#150 How to Start an Archaeology Consulting Business, Part 3

This first post in this series is here. The second one is here. In the last post I covered local business licenses and my business card fiasco. This post will cover insurance and accounting.


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All clients that you deal with will require you to have a certain level of insurance of various types. I knew that but I didn’t know how much I’d need. I called a client that the last firm I worked for dealt with a lot and simply asked them. They emailed me their insurance requirements. After talking to an agent I realized that those requirements were fairly standard.

Now, where will I find an insurance agent? I didn’t want to just search for one at random because you never know what you’re going to get. I don’t need boxes of chocolates in my life. I need security and assurance. In the past I’ve mentioned my Civil Air Patrol involvement. The CAP here is packed with people from various backgrounds and in various professions. One fellow member has opened businesses in Reno before and I’ve talked to him about this on a number of occasions. When it came to insurance I decided to give him a call. Of course, he knew someone that did environmental insurance and he’s known her for 20 years. Perfect!

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So, I called her and we started to set it up. I found out from my potential client that I needed professional liability, general liability, and worker’s comp insurance. I ended up going with a total of $4,000,000 in general liability (the break down is way too complicated to describe here but the coverages are different for different things), $1,000,000 in professional liability (with a $2,500 deductible), and $500,000 in workers comp insurance. The worker’s comp and general policies are on an installment plan which is great. The less I have to pay now the better at this point. The professional plan required payment upfront, however. That was check that hurt to write (about $1200).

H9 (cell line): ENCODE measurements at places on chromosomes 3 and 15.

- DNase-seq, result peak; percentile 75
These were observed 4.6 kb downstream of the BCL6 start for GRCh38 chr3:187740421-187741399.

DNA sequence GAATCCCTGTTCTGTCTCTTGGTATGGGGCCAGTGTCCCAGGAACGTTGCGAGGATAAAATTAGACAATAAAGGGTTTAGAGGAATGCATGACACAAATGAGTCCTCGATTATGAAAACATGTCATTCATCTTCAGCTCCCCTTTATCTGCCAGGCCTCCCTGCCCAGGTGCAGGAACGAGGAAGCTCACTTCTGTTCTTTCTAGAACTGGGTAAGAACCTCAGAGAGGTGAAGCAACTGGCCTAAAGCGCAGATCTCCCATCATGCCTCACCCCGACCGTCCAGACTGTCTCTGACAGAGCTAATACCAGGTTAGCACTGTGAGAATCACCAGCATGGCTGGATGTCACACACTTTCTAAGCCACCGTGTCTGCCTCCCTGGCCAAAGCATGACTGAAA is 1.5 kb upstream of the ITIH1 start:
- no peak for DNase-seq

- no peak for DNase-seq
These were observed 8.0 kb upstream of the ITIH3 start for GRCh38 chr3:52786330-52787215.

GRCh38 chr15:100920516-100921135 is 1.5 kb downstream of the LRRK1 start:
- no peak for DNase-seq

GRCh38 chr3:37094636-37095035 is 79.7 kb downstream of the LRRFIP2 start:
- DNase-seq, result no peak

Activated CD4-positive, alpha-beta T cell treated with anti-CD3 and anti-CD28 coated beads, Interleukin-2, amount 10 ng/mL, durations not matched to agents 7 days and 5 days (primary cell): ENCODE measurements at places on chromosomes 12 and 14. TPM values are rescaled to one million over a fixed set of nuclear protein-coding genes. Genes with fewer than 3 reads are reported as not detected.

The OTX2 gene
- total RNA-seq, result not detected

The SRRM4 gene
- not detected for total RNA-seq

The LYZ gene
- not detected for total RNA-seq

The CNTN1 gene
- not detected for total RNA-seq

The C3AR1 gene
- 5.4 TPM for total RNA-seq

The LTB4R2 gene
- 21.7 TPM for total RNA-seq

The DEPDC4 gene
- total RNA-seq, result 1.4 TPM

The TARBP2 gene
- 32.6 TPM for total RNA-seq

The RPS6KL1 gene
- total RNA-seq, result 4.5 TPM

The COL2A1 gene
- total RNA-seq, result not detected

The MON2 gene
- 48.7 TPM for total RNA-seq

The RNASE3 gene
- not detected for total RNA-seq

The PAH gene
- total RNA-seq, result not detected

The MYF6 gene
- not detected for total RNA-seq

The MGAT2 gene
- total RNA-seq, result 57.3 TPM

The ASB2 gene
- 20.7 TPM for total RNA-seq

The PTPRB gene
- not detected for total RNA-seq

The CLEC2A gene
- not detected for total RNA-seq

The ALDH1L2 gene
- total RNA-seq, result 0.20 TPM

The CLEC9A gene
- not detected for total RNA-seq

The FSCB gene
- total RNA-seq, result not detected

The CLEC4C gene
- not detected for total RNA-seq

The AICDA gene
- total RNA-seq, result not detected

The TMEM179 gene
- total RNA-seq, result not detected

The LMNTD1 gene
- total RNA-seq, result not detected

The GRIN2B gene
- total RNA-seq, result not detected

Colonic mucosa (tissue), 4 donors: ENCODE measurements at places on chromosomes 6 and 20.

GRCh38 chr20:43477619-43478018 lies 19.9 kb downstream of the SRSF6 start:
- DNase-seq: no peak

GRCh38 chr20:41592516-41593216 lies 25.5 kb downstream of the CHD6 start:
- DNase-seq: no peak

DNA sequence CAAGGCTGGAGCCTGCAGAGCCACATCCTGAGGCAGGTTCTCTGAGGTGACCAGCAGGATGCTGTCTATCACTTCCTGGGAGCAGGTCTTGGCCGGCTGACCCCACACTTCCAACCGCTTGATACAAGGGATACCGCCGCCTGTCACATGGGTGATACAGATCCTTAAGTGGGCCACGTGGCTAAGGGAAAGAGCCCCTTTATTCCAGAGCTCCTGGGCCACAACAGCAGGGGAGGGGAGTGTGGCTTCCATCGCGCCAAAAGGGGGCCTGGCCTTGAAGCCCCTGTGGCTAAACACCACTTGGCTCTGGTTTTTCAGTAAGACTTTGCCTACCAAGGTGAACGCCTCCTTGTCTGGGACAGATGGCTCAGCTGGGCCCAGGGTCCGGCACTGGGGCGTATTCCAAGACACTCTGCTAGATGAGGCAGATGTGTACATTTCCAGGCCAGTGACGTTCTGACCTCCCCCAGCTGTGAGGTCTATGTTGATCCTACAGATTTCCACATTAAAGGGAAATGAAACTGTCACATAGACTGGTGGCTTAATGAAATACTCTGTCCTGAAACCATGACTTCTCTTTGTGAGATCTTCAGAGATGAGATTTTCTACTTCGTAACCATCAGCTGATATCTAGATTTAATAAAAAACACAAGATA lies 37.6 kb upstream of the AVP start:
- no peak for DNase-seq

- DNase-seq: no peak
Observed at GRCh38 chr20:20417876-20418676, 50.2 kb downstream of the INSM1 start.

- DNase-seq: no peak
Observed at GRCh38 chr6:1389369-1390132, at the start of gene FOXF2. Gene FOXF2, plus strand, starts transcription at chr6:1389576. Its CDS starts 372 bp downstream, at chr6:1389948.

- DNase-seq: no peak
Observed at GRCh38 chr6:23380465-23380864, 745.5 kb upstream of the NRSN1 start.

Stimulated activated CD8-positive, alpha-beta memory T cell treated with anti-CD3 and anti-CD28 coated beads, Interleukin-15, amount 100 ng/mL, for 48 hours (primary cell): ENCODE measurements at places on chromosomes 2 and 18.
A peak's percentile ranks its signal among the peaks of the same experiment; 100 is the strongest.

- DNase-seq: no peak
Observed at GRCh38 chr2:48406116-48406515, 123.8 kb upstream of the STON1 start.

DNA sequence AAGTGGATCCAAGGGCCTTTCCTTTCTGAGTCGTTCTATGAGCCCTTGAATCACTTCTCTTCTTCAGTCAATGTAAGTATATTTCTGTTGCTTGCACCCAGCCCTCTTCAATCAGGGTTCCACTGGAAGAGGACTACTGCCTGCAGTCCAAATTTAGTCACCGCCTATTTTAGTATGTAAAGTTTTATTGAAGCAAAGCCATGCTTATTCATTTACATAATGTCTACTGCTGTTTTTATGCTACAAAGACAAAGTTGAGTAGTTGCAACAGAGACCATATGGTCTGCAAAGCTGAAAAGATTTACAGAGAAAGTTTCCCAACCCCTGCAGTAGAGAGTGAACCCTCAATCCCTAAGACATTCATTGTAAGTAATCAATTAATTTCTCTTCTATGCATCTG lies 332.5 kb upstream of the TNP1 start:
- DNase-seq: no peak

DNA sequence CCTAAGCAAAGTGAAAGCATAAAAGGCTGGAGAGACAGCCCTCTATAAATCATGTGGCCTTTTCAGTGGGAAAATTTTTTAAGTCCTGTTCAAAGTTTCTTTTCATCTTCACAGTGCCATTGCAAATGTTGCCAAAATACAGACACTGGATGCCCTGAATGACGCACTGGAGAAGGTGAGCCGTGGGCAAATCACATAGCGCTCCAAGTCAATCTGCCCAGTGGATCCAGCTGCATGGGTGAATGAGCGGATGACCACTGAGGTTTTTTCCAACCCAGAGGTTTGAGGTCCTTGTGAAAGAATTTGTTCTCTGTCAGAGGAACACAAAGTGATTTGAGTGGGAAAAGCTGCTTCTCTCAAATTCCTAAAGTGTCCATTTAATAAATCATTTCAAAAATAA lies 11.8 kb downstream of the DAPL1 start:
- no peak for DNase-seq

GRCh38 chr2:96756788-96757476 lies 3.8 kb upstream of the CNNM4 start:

I also asked for a document that proves what levels of insurance I have. I needed this for the BLM and I’ll need it when a client asks to see proof of insurance. OK. That’s done.


I’m sure that in the future I’ll need to hire someone to be a full time accountant. Another one of my friends from the Civil Air Patrol does just that. We haven’t discussed rates but he handles day to day accounts for many small businesses. Right now, though, I’m doing it myself.

To help me, I downloaded QuickBooks 2013 for Mac from Amazon. It usually retails for about $249 but I got it for $139 on Amazon Prime and it was an instant download. Not bad.

Quickbooks is fairly intuitive software to use but if you aren’t familiar with accounting terms, like I’m not, then it can be a challenge. Fortunately the internet exists. I’ve found several great tutorials on YouTube that go over much of what I need to do.

One thing I’m doing with my accounting is keeping all of my receipts. Actually, you don’t need to keep paper copies of receipts anymore. I scan them into an Evernote Notebook that I have just for receipts. I just totaled up what I’ve spent getting this business going and I’m at about $4500. That’s a lot of money but it’s not bad for setting up a business. In fact, it could be a lot worse. Of course, there are many expenses that I haven’t been charged yet. One step at a time.

My accountant friend gave me a tip for paying myself, too. I have to get some more details from him but basically he said not to pay myself initially. That way it keeps costs down and helps me out on my personal taxes at the end of the year by keeping me at a lower rate. When I need money I can basically pay myself out of the business account as though I were a Vendor. I essentially bill the LLC for my services. I have to look into the details, like I said, but it keeps me from worrying about payroll for a little while longer.

Bank Accounts

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I set up a primary checking account and a payroll account with my local bank. The bank can link directly to QuickBooks which should make things a lot easier. My bank uses Bill Pay too so I won’t have to write too many checks. The bank will write the check for me. Bill Pay is free and checks are not. Kind of a no brainer.

I’m sure you’ve worked for a company where they eventually gave you a company credit card, right? Well, I never knew exactly how they set that up. I’m sure there are a number of ways and here is one of them. Basically, you get one credit card account, and for easy math we’ll say the credit limit is $10,000. You can have any number of cards issued for that account and you decide where the limits go. For example, I can have a card with a $4,000 limit and three other cards each with $2,000 limits. That way you still only have one bill to pay every month. It’s easy to get new cards for new employees and to destroy cards for old employees.

That’s it for this time. There will be one more post that deals with your biggest priority: business development.

Thanks for reading and I’ll see you in the field!